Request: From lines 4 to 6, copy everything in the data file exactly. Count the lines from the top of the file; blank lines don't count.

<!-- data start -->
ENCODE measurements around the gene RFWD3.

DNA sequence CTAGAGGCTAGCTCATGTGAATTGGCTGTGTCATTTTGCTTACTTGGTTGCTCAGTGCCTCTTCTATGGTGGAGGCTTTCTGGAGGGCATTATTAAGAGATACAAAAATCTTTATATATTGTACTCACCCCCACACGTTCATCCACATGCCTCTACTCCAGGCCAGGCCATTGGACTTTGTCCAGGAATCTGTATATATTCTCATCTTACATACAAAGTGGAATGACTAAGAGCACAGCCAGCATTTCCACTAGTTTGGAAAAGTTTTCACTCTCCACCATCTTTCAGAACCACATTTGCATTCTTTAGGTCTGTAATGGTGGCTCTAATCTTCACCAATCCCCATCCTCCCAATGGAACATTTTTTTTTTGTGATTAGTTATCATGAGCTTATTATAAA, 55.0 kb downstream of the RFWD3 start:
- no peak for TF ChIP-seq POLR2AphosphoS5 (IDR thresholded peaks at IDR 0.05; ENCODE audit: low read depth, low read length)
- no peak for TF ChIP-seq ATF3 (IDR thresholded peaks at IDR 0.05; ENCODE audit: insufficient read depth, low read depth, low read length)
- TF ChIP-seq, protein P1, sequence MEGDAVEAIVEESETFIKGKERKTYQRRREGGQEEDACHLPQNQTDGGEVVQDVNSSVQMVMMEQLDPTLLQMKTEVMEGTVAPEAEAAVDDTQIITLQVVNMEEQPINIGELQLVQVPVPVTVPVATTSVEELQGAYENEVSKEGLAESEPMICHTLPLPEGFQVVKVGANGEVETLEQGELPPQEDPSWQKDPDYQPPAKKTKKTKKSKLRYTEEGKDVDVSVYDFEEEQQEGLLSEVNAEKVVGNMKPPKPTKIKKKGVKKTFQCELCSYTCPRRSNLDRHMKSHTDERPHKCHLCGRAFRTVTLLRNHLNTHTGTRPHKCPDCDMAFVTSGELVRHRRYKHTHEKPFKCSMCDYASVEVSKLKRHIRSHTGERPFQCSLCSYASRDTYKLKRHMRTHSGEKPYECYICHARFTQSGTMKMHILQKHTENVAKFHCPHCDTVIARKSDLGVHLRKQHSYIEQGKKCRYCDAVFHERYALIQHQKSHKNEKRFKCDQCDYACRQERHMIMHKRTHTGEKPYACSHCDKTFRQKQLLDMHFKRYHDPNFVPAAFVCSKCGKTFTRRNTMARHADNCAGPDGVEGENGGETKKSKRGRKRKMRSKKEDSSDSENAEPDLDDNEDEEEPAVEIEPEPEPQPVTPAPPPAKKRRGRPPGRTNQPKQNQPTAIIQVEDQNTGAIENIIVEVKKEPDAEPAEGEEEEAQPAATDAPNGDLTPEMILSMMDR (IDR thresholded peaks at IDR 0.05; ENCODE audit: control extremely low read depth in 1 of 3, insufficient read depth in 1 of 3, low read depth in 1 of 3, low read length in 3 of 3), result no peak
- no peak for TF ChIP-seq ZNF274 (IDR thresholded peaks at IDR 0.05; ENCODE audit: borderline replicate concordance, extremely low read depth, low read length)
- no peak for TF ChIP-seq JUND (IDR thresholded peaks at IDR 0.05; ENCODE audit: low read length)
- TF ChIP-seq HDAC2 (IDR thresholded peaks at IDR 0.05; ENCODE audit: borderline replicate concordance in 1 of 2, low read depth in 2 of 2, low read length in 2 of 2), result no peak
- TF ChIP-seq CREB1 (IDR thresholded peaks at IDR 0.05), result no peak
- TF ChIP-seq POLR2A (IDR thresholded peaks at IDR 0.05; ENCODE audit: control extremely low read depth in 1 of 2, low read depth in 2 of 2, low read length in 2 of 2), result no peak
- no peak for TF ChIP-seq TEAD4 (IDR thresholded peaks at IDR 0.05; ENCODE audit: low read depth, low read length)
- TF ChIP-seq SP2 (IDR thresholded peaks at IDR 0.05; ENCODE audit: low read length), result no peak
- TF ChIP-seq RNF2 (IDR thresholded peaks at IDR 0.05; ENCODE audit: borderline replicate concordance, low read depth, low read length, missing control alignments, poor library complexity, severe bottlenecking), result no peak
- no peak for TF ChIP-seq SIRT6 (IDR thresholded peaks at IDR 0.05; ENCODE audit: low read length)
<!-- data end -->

- no peak for TF ChIP-seq ATF3 (IDR thresholded peaks at IDR 0.05; ENCODE audit: insufficient read depth, low read depth, low read length)
- TF ChIP-seq, protein P1, sequence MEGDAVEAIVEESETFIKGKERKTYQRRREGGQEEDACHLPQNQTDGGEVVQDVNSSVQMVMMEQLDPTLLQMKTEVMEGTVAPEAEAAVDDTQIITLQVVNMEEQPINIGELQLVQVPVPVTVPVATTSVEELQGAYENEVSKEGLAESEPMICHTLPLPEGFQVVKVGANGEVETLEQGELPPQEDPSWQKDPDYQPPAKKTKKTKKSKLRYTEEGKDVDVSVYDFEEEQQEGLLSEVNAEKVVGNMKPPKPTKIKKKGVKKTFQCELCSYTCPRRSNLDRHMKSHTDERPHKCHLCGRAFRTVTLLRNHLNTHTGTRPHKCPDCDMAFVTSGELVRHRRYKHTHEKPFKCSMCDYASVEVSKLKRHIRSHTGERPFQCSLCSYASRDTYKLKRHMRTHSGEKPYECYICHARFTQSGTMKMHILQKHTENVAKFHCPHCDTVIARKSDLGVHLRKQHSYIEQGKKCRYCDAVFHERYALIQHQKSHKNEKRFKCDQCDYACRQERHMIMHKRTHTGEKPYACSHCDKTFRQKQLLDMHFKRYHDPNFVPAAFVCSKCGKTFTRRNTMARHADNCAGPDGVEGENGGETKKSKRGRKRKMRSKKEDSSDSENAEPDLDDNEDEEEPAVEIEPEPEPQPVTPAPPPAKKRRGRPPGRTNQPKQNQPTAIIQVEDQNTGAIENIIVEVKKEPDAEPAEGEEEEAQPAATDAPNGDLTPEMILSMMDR (IDR thresholded peaks at IDR 0.05; ENCODE audit: control extremely low read depth in 1 of 3, insufficient read depth in 1 of 3, low read depth in 1 of 3, low read length in 3 of 3), result no peak
- no peak for TF ChIP-seq ZNF274 (IDR thresholded peaks at IDR 0.05; ENCODE audit: borderline replicate concordance, extremely low read depth, low read length)